The March of the Flag

The March of the Flag is a speech delivered by a one-time senator of Indiana and a rather passionate American imperialist, Albert Beveridge. On the 16th of September 1898, Beveridge gave The March of the Flag as a campaign speech to an audience in Tomlinson’s Hall after an armistice was signed a month prior to ending the war with Spain.

Beveridge particularly delivered the speech to preach the general acceptance of United States imperialism. Invoking God several times in his speech, Beveridge encouraged his audience to accept imperialism as a supernatural and national duty to take to make the country better. At that time, this kind of invocation was usually seen by the people as a confirmation that a particular politician was a divine selection. So, politicians were usually expected to be grounded in the Holy Bible.

The speech was not only a call to imperialism but was also used to celebrate the United States’ victory. It marks the celebration of Spain ceding the Philippines in the Paris Treaty, an event that led to the end of the US war with Spain.

The March of the Flag, was, as well, from paragraphs 1-3, a countercriticism of the critics of the imperialist movement who were most of the electorate and were unwaveringly opposed to the acceptance of the imperial movement in America. In paragraphs 4 to 7, Beveridge goes ahead to express the key issue behind his campaign which was the widespread objection against people embracing the imperialist policy. He also directly provided answers to the objections of anti-imperialists, explicitly stating that antagonism against imperialism defies the notion of nationalism as well as the foresight of America’s socio-economic power.

Although he acknowledges that, in the world, America was the most powerful state with both economic, political and geographical dominance in the global community, Beveridge continued to preach that, without true imperialist policies in place to set the structure of America in order, it would be completely impossible for the country to continuously retain its worldwide superiority.

In his delivery, Beveridge proposes a mythical observation of the western world and the role of the European superpowers in it.

Beveridge goes on, in addition to the social, political and global superiority America had at the time, to talk about racial superiority as well, referring to the high increase in the population of America as a strong indication of the virility of the race.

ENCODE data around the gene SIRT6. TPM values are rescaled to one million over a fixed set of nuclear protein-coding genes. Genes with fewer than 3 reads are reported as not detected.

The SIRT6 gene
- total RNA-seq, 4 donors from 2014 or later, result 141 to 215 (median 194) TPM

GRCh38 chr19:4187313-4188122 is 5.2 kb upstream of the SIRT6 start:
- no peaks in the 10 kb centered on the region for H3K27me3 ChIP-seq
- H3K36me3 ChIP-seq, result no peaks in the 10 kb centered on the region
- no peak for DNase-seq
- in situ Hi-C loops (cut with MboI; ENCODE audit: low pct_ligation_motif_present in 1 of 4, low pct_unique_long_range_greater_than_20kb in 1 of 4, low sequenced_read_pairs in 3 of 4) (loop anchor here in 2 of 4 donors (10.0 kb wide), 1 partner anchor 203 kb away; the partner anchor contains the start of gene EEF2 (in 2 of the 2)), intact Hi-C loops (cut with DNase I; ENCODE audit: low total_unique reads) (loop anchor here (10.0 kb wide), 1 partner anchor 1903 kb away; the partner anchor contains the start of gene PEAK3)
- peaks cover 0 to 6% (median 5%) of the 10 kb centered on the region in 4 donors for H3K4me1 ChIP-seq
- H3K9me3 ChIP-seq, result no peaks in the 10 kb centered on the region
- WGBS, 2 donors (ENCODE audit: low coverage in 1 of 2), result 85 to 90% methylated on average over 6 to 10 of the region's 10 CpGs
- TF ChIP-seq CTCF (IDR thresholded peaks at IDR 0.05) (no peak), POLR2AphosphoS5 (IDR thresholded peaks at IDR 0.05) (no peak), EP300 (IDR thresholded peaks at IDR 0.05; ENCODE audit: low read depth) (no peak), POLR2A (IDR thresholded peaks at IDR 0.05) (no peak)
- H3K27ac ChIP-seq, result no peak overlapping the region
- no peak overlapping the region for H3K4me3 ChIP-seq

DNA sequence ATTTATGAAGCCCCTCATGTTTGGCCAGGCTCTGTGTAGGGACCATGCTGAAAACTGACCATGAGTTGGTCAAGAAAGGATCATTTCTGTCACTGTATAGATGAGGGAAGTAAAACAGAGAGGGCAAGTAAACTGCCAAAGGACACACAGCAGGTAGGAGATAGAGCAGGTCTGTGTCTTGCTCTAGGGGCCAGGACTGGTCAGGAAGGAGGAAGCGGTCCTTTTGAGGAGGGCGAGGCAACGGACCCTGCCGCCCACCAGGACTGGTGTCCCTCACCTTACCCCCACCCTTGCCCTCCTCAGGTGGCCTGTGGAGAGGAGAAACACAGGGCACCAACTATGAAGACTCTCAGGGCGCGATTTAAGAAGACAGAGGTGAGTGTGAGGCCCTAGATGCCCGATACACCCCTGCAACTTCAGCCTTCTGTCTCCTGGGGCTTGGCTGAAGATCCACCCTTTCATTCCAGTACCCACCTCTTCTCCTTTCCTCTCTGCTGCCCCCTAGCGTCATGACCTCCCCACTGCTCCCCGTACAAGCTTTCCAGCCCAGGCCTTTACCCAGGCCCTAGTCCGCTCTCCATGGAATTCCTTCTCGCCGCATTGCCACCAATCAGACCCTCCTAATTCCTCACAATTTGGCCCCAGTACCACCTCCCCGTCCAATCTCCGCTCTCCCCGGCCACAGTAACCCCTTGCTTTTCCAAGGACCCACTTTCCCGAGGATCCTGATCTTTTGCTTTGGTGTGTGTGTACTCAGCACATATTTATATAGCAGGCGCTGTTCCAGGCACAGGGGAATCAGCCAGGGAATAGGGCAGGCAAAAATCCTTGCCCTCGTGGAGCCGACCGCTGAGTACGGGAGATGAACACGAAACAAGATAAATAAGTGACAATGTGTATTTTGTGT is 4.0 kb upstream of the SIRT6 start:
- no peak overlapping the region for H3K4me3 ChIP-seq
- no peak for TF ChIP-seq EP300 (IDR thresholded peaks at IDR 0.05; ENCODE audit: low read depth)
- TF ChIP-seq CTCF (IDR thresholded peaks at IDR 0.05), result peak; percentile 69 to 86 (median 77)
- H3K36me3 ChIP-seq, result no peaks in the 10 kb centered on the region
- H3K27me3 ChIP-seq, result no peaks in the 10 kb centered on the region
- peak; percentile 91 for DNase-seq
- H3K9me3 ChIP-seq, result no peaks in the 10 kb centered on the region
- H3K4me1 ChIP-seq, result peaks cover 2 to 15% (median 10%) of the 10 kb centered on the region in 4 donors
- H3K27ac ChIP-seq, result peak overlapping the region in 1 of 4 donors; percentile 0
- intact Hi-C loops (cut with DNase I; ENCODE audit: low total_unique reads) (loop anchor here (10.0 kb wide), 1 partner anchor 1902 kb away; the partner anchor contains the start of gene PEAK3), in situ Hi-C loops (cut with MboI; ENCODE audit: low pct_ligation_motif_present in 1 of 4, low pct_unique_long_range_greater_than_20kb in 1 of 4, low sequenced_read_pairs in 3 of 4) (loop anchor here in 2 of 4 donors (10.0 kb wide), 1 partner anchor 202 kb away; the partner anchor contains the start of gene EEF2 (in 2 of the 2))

Beveridge adopts religious ideas to advance his arguments on the general acceptance of imperialism. To do this, he also makes use of pseudo-scientific language to deliberately explain the divine approval of imperialism. He gave the allusion to gospel stewardship in his delivery to inform his audiences of their obligation to accept the imperialist policy as it was God-approved. In addition to his appeal for stewardship came the necessity to extend democracy to the categories of people referred to as the “oppressed”.

Beveridge expresses his stand on the similarity between the values of the American Revolution and the policies of imperialism. In chapter 10, Beveridge clearly showcases his racist mindset by describing foreigners in America as inferior. He describes the people of foreign countries as “savage and an alien population”. Apparently, this mentality draws a parallel with that of southerners of the time who were strongly opposed to the blacks before the start of the Civil War.

He encourages the government of the United States to, like many other superpowers all over the world, continues to always take possession of lands and territories to expand America’s global dominance. He likened this act to the march of the flag, by acknowledging Jefferson’s (who he described as the first American imperialist) constant impulse to add new empires to the Republic; “and the march of the flag began”.

“The infidels to the gospel of liberty raved, but the flag swept on!” The one-sided undertone in his speech surfaced when he describes the opposers of the imperialist policy as “infidels”, saying, whether they like it or not, imperialism and territorial expansion of the US will continue;

“And, now, obeying the same voice that Jefferson heard and obeyed, that Jackson heard and obeyed, that Monroe heard and obeyed, that Seward heard and obeyed, that Grant heard and obeyed, that Harrison heard and obeyed, our President today plants the flag over the islands of the seas, outposts of commerce, citadels of national security, and the march of the flag goes on.” (Beveridge, 1898).

The high points of Beveridge’s speech were used to establish America’s global dominance and also preach the imperialist policy to his audience, and most probably to the American community at large. However, he ends on a rather light note by saying that “the American people cannot use a dishonest medium of exchange” to get things done. He believed that one of America’s responsibilities to the world was to constantly set an “example of right and honour” for the world.

He ends by pronouncing imperialism as a God-given obligation that must be obeyed no matter the hindrances;

We cannot fly from our world duties; it is ours to execute the purpose of a fate that has driven us to be greater than our small intentions. We cannot retreat from any soil where Providence has unfurled our banner; it is ours to save that soil for liberty and civilization.

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